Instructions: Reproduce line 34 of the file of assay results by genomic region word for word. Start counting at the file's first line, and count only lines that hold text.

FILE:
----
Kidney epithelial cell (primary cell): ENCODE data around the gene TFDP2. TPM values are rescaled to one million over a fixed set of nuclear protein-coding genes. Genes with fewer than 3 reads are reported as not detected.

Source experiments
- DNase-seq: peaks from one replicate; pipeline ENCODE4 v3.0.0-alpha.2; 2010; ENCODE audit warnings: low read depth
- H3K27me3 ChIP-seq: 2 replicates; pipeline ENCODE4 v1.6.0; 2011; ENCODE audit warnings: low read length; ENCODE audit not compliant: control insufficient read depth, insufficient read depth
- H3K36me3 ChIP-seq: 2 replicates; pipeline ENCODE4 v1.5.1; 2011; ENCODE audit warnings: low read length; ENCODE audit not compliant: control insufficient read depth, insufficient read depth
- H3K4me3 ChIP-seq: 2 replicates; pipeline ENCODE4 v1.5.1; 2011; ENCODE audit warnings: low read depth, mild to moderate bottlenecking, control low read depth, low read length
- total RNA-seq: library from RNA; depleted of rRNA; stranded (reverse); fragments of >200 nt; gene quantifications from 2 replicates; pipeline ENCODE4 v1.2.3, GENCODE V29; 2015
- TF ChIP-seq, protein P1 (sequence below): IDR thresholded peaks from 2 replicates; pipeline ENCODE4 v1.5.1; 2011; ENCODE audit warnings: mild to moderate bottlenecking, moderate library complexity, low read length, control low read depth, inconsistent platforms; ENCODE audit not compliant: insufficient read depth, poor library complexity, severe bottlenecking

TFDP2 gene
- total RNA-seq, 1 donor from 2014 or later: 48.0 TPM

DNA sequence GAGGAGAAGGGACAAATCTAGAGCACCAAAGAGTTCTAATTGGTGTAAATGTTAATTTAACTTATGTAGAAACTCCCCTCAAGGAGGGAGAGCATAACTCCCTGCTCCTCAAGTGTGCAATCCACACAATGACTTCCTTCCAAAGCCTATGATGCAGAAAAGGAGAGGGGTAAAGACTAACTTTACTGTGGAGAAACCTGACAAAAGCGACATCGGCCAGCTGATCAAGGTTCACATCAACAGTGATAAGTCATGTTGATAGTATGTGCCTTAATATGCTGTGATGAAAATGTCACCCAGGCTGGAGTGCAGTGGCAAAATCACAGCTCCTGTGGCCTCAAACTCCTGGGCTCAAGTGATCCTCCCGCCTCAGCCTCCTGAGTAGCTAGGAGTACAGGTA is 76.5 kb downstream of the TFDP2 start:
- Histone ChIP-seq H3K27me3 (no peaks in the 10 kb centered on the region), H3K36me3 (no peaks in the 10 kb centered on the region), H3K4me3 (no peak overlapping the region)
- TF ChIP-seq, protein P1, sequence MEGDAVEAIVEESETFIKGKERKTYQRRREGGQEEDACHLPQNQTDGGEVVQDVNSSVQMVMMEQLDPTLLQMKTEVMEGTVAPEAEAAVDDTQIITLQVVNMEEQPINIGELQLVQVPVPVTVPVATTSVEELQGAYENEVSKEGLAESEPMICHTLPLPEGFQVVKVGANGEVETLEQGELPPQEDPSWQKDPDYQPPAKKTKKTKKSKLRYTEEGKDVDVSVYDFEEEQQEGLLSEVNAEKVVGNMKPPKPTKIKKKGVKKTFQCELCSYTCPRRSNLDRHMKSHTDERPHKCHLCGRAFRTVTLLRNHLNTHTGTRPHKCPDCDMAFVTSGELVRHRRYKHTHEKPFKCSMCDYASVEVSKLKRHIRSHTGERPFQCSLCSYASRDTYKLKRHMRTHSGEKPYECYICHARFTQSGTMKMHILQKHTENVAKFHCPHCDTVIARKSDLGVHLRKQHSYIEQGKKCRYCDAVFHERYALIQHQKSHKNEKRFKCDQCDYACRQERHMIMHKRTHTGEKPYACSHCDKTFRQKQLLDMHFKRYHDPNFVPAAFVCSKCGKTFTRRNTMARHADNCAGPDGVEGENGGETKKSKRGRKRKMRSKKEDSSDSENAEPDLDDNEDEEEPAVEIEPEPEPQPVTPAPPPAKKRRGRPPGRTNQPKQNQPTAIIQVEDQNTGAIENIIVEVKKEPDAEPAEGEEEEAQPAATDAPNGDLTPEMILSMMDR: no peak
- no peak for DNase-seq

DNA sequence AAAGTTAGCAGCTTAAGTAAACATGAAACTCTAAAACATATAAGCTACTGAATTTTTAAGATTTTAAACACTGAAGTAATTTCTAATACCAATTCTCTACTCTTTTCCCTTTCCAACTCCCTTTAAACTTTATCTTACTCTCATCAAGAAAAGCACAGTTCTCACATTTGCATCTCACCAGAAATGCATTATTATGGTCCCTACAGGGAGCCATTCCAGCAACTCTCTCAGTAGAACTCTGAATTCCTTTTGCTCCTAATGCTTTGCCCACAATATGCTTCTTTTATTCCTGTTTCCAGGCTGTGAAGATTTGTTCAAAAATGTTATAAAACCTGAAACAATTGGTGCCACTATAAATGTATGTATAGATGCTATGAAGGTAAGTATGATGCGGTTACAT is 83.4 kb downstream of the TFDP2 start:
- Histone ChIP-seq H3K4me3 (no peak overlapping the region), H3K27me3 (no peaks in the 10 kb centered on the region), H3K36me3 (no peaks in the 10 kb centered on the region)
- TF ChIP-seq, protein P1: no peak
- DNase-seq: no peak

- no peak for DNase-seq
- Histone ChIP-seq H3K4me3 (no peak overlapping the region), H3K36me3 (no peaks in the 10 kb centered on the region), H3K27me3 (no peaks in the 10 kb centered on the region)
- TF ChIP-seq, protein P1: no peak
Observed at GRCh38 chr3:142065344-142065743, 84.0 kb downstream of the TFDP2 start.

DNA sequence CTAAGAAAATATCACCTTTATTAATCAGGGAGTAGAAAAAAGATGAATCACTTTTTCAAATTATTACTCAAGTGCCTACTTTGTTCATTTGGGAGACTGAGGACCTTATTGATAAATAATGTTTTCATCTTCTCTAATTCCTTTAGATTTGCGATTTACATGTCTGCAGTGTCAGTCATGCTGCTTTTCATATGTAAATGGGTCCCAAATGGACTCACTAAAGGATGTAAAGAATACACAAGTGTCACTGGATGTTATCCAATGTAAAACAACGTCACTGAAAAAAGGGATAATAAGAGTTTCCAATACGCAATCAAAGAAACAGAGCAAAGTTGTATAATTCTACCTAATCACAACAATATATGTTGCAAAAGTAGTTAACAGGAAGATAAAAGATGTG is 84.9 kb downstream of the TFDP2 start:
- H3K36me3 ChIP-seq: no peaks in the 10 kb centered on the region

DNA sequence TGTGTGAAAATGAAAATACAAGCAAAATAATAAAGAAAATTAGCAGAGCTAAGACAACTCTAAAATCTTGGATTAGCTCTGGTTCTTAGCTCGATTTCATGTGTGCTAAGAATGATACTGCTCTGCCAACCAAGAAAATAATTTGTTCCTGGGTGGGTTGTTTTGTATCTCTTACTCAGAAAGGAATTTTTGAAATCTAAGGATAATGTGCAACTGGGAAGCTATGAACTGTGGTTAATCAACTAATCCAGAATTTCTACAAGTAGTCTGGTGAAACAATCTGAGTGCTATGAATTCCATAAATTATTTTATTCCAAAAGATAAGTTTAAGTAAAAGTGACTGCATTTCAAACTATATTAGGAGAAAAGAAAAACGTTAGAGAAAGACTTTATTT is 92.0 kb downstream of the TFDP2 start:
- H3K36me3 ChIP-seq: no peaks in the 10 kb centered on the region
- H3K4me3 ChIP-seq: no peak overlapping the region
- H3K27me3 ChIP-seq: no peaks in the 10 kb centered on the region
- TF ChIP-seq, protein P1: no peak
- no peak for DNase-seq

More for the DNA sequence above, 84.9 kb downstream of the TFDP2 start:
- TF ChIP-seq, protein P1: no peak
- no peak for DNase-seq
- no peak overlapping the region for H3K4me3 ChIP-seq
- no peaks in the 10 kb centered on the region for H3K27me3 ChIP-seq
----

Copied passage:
- no peak overlapping the region for H3K4me3 ChIP-seq